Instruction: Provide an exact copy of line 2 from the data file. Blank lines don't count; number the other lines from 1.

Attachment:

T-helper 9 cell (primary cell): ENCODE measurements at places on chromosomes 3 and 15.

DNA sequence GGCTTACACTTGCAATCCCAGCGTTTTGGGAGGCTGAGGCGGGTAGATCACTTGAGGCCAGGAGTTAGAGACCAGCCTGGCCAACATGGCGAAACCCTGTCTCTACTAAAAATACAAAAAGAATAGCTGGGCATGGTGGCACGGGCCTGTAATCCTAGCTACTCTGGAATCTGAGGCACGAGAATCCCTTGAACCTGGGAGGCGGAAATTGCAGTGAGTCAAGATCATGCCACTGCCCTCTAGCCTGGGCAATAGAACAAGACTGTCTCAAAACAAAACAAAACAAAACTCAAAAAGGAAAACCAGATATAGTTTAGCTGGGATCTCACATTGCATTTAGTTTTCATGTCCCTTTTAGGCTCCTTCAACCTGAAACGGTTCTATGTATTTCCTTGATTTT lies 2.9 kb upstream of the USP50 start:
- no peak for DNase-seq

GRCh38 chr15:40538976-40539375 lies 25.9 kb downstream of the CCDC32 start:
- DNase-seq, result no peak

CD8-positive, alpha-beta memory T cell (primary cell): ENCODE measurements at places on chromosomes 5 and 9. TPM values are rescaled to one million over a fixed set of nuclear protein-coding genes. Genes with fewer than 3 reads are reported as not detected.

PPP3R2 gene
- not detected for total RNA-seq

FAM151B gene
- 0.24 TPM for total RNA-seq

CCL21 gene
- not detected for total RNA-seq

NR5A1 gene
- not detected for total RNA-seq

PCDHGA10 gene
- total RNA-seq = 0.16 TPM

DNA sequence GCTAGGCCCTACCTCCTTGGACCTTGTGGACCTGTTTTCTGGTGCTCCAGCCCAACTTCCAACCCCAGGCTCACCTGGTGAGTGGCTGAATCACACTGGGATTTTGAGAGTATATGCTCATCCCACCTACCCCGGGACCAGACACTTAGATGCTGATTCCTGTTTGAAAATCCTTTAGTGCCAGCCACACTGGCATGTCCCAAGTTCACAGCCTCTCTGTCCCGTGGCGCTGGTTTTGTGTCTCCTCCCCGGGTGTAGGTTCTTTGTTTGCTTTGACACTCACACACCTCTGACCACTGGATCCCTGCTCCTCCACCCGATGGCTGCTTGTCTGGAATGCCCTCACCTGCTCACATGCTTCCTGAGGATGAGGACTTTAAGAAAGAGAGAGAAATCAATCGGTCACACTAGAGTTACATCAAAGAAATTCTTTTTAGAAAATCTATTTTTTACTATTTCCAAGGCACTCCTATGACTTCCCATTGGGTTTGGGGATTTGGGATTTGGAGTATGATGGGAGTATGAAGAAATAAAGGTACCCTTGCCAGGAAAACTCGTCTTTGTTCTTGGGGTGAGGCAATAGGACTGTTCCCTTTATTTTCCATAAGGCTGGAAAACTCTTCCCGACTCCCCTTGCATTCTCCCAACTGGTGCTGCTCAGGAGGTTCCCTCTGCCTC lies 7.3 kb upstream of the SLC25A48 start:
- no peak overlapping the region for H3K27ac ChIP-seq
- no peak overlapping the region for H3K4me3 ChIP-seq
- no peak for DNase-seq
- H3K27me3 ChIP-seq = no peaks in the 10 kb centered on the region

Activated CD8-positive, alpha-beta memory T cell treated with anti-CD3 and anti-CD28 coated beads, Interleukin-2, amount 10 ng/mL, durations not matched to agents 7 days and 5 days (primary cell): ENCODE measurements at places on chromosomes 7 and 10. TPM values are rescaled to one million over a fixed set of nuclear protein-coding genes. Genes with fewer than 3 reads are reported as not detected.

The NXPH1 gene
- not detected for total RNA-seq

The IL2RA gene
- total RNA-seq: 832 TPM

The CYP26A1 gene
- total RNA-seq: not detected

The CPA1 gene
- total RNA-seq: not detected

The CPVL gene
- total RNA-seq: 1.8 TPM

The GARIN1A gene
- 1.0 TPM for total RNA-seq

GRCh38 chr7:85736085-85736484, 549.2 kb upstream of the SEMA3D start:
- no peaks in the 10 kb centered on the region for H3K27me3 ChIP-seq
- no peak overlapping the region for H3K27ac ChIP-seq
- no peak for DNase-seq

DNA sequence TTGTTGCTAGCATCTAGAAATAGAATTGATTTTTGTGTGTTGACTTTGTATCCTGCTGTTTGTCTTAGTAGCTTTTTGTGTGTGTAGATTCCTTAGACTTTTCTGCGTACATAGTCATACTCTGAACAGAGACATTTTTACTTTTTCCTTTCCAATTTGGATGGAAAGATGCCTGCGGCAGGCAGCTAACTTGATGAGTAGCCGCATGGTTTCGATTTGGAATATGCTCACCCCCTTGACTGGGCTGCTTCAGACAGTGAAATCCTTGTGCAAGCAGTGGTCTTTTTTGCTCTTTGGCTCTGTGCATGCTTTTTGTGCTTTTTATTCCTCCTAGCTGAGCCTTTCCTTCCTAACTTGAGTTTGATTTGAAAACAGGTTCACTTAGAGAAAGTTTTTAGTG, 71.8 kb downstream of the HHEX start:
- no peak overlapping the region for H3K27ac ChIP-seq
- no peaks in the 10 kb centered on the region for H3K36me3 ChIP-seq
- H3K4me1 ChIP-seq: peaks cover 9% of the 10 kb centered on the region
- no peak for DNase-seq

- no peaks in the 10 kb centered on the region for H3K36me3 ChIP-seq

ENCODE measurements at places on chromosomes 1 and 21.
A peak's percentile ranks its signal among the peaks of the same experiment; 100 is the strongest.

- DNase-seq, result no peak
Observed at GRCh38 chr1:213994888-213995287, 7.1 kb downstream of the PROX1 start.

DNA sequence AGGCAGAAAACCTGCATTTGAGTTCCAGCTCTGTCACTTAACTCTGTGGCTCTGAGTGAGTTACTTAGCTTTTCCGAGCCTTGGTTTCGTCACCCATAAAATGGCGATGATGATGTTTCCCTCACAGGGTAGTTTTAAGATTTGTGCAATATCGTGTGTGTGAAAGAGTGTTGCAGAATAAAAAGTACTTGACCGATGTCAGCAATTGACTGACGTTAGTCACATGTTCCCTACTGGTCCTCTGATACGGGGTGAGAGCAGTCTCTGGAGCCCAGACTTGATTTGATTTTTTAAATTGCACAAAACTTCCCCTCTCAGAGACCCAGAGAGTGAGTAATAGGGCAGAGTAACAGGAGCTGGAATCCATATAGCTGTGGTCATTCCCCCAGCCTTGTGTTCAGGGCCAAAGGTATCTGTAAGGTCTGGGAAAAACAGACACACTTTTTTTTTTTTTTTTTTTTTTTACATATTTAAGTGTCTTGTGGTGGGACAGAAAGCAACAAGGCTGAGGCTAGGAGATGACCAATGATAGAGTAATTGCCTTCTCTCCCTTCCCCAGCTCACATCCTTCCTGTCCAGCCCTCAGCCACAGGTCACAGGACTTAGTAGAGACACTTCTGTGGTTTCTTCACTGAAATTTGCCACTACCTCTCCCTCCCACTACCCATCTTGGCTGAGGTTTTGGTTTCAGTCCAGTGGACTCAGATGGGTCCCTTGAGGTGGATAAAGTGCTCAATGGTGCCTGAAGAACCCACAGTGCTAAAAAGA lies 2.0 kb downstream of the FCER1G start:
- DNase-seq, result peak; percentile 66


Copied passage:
DNA sequence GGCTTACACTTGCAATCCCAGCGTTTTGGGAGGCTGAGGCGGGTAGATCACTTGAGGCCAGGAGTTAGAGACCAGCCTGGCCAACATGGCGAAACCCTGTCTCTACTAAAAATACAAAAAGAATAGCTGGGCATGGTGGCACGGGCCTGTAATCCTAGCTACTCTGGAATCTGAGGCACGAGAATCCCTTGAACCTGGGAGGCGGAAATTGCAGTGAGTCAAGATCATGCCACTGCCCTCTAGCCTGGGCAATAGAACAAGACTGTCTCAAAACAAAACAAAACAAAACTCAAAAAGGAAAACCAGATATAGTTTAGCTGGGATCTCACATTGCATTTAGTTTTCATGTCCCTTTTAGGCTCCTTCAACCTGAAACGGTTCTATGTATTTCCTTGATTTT lies 2.9 kb upstream of the USP50 start: